The Pope distinguished three groups among the Catholic bishops in China. He first mentioned those who "have felt themselves constrained to opt for clandestine consecration"; he expressed the Holy See's hope "that these legitimate Pastors may be recognized as such by governmental authorities for civil effects too". The second group is that of those who, "under the pressure of particular circumstances, have consented to receive episcopal ordination without the pontifical mandate, but have subsequently asked to be received into communion with the Successor of Peter and with their other brothers in the episcopate"; in view of the existing confusion on the part of Chinese Catholics, the Pope said: "It is indispensable, for the spiritual good of the diocesan communities concerned, that legitimation, once it has occurred, is brought into the public domain at the earliest opportunity, and that the legitimized Bishops provide unequivocal and increasing signs of full communion with the Successor of Peter." The third group is that of the "very small number ... who have been ordained without the Pontifical mandate and who have not asked for, or have not yet obtained, the necessary legitimation"; these, the Pope said, "are to be considered illegitimate, but validly ordained", and "the faithful, taking this into account, where the eucharistic celebration and the other sacraments are concerned, must, within the limits of the possible, seek Bishops and priests who are in communion with the Pope: nevertheless, where this cannot be achieved without grave inconvenience, they may, for the sake of their spiritual good, turn also to those who are not in communion with the Pope."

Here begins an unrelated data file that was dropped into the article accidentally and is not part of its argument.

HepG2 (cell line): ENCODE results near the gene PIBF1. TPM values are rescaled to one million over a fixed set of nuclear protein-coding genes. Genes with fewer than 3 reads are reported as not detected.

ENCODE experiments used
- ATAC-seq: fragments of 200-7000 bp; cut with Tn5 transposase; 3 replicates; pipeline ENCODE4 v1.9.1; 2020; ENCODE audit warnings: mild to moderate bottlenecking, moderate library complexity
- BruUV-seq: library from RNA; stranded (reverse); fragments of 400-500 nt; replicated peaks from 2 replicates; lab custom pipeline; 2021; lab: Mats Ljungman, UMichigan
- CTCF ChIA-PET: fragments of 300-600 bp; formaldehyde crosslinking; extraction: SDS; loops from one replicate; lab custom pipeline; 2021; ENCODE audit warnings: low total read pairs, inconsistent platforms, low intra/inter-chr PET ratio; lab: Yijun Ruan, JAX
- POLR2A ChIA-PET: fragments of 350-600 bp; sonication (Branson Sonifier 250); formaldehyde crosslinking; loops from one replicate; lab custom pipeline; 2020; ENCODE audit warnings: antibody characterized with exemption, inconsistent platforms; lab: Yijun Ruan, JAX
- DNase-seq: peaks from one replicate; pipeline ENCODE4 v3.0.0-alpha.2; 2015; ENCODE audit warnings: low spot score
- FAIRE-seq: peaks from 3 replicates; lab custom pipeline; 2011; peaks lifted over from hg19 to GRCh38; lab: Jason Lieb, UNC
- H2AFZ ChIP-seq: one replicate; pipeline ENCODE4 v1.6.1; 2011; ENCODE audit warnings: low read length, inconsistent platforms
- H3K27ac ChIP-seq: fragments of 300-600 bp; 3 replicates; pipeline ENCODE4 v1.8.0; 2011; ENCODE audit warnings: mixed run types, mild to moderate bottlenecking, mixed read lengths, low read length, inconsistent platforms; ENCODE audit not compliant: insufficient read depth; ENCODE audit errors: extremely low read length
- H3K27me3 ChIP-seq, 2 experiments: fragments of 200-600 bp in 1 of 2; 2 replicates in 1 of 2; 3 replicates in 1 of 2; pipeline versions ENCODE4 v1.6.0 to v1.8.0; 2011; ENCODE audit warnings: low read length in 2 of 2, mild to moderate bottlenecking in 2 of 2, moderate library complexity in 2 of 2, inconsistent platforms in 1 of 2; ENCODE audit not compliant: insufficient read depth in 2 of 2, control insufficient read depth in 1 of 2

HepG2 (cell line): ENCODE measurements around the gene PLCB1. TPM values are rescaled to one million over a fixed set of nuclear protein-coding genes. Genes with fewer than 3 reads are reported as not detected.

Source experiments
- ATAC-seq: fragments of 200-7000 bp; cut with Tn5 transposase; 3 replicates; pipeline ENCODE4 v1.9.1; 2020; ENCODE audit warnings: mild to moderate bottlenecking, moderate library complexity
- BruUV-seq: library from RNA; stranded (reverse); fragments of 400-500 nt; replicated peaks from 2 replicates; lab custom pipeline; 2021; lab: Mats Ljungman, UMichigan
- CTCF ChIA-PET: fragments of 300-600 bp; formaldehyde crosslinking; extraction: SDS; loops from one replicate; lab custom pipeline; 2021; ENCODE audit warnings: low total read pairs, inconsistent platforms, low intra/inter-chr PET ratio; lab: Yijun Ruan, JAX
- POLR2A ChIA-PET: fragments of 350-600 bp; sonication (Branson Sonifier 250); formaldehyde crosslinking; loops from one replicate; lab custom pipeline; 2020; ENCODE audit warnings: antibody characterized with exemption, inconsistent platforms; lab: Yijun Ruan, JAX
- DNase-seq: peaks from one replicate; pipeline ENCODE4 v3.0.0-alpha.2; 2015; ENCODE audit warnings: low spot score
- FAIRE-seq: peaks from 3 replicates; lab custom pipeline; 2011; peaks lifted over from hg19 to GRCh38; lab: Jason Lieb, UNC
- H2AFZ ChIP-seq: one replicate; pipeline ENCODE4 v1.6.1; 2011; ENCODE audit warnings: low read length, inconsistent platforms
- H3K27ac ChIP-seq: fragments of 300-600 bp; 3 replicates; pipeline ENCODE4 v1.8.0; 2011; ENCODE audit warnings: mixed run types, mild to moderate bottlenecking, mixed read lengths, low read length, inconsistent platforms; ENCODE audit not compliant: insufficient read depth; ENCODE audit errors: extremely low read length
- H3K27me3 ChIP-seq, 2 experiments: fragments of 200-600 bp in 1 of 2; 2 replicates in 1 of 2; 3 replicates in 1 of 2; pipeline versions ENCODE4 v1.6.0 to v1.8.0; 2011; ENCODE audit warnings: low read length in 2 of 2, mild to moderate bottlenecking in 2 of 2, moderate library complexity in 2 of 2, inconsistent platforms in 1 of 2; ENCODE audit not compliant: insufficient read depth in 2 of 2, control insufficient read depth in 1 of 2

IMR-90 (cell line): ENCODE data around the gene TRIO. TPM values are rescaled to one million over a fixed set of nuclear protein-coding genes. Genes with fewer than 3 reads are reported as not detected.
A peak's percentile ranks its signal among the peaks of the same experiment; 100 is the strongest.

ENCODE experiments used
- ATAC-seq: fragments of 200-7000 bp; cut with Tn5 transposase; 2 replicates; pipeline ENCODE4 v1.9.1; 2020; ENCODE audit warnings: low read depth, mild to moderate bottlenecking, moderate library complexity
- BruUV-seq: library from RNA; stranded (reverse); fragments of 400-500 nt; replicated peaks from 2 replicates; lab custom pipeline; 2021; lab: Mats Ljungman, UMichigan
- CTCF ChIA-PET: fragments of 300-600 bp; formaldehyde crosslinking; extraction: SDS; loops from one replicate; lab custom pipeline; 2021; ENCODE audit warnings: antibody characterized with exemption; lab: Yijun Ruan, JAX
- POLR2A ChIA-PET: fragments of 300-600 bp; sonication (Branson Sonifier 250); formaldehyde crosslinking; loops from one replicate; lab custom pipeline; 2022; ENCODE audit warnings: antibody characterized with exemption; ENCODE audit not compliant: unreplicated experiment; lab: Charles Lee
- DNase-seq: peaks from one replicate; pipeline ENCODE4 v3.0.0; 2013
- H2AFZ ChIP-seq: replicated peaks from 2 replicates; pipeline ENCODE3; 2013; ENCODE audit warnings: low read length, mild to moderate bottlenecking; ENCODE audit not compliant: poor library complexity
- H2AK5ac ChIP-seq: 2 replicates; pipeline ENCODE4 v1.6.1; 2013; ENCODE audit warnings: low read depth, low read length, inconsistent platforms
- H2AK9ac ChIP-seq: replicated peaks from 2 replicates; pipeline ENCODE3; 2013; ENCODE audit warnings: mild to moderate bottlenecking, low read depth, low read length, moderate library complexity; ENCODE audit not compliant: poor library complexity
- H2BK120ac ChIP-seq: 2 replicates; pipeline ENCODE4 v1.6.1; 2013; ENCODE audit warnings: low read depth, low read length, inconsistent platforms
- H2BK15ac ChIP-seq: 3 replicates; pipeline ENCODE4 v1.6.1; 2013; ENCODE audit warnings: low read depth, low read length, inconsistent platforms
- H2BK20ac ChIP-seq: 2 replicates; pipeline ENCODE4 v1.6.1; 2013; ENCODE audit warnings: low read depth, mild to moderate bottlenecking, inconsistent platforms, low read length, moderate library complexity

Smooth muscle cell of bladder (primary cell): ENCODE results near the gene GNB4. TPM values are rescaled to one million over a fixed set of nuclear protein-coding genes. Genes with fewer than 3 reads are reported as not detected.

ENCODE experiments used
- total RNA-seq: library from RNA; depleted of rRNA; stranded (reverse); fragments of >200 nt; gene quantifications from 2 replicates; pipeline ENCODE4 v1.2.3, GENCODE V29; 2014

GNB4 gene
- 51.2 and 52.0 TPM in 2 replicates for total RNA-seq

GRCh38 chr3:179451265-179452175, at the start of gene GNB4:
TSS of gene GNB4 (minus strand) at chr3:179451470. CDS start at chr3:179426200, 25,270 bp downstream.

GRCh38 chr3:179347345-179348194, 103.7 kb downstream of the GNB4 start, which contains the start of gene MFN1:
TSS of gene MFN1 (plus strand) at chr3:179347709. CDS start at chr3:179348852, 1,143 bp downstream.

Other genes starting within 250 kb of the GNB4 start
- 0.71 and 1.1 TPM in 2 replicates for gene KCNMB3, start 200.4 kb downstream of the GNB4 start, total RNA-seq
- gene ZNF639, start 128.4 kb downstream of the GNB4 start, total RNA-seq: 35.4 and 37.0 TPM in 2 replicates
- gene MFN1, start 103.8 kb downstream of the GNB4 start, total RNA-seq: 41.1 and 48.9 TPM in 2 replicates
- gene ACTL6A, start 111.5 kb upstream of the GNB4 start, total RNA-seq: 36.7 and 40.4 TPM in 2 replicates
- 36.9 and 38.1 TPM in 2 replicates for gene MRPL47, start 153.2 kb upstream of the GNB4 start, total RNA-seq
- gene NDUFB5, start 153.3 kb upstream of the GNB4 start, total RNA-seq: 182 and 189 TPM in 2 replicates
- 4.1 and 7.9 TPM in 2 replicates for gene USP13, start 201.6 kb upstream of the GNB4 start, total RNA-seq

The 20 November 2010 ordination of a bishop against the wishes of the Holy See indicated that the government was taking a more hard-line attitude. Pope Benedict XVI expressed his concern firmly. At the end of June 2011, another bishop was ordained against the wishes of the Holy See, while a priest with Holy See approval was arrested, so preventing his ordination as a bishop. A similar ordination took place on 14 July 2011, causing the Holy See to issue a declaration that the Pope "once again deplores the manner in which the Church in China is being treated and hopes that the present difficulties can be overcome as soon as possible".
This pseudo-Catholic body expressly disavows loyalty to Rome and supports the state's policy of forcing women to undergo abortions.
Nearly all the bishops who have joined the patriotic association have reconciled with the Vatican.